Efficiency is in the patient’s interest too
The industry is aware of these deficits, as Andreas Kassner of the German Association of Healthcare IT Vendors (bvitg) points out: “The complex nature of day-to-day work in hospitals means that in many cases human beings still act as an interface. That is why there is definitely a need for standardisation. Hospitals should enter into a dialogue with manufacturers and offer concrete suggestions for improvements.”

What is clear is that efficient hospital resource management not only saves money but eases nerves as well. “Good resource planning should mean that patients do not have to wait all day for an operation or to stand around for ever in the emergency waiting room,” says Händel. A hospital might not be a car factory. “But with the help of IT and within certain limits it should be feasible to organise what would otherwise be impossible.”

More on this subject at conhIT 2013
On Thursday, 10 April 2013 at conhIT, experts taking part in the Congress Session no. 7 (Resource management) will be holding several lectures on their latest experiences of how hospitals work in practice. Resident practitioners and patients can also benefit from instruments that optimise day-to-day processes, for example online appointments systems. Also on 10 April 2013, the conhIT Forum “Focus on online services – from doctors for patients” will also be examining this topic. Anyone wishing to find out more ahead of conhIT about the products and services relevant to this subject can find the exhibitors in question in the conhIT Virtual Market Place and can already book an appointment at the Industrial Fair.

For further information, please visit:

About conhIT – Connecting Healthcare IT
conhIT targets decision-makers in IT departments, management, in the medical profession, nursing, doctors, doctors’ networks and medical care centres who need to find out about the latest developments in IT and healthcare, meet members of the industry and make use of opportunities for high-level advanced training. As an integrated event, over a period of three days conhIT combines an Industrial Fair, a Congress and Networking Events which are of particular interest to this sector. Launched in 2008 by the German Association of Healthcare IT Vendors (bvitg) as the meeting place for the healthcare IT industry and organised by Messe Berlin, this event recently recorded 270 exhibitors and 5,300 visitors and has now become Europe’s leading event for the healthcare IT sector.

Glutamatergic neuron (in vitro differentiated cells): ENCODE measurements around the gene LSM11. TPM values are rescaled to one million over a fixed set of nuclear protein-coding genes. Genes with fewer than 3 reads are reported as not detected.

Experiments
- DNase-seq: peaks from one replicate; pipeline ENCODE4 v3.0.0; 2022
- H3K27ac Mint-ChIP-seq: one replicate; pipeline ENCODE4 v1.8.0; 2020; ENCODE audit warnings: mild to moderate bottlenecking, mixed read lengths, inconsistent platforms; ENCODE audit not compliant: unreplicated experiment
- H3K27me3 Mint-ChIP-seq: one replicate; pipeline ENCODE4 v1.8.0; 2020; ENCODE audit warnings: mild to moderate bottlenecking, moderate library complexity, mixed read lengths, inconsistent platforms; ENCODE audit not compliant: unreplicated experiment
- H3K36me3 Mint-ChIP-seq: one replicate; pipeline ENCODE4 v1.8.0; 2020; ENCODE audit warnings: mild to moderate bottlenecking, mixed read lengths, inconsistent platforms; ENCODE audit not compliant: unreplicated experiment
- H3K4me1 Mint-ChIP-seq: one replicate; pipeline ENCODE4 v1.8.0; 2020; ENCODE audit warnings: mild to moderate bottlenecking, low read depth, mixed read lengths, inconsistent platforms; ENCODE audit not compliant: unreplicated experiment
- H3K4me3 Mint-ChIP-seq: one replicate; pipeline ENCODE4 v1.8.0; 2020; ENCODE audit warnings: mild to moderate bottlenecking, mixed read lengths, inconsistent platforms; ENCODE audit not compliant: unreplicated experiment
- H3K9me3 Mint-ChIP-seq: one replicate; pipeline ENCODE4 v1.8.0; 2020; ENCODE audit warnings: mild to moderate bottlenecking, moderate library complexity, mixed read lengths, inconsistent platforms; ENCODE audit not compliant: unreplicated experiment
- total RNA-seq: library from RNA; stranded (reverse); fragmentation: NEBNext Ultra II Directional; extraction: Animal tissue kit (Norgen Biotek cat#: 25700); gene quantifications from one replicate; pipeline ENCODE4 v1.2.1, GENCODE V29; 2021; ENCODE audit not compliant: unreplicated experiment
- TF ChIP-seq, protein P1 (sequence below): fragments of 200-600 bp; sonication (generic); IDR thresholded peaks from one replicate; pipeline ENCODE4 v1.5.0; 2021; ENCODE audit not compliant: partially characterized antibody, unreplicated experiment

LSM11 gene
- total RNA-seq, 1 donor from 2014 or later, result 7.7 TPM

conhIT 2013 is organised in cooperation with the following industry associations: the German Association of Healthcare IT Vendors (bvitg), the German Association for Medical Informatics, Biometry and Epidemiology (GMDS), the German Association of Medical Computer Scientists (BVMI). The National Association of Hospital IT Managers (KH-IT) and the Working Group of Directors of Medical Computing Centres at German University Clinics (ALKRZ) have provided contributions to the subject matter.

Source: conhIT Pressemitteilungen

Speech recognition booms as EHR adoption grows

The market for speech recognition software has been growing tremendously over the past few years, partly because of the spread of electronic health records, KLAS Research analyst Ben Brown told InformationWeek Healthcare.

Brown also noted that some physicians don’t want to document in EHRs by pointing and clicking or typing, so they use speech recognition or some combination of methods. Brown made this observation during a discussion of his report on how healthcare providers perceive the leading speech recognition solutions. In the past, these solutions have cut time and costs for transcription and imaging documentation. Now, the report noted, “the hottest steam” in the market is around EMRs/EHRs.

KLAS’ survey measured the popularity of applications in three categories: speech EMR, front-end speech imaging and back-end speech. Front-end refers to applications that require clinicians to edit the transcribed text after they dictate, while back-end applications are those in which transcriptions or editors fix the text generated by speech recognition.

In the speech EMR category, Nuance Dragon Medical, the only reviewed product, received a relatively high rating. Nuance has the most live clients at this point, with Dolbey a distant second and M*Modal third. “The ability to improve documentation efficiency across thousands of hospitals appears real,” the report said.

Nuance has the broadest technology portfolio of any of the speech recognition vendors, but Dolbey’s front/back-end solution is gaining market share. M*Modal, formerly known as Medquist, is also gaining momentum on the back of the speech engine Medquist garnered when it acquired M*Modal and took its name.

In the area of front-end speech imaging, used for imaging documentation, Afga and Dolbey are improving their performance while Nuance and M*Modal struggle, the report said. It attributes Nuance’s problem to “delayed implementations and poor training.” M*Modal lags because it is using an older SpeechQ engine created by Philips and later acquired by Nuance.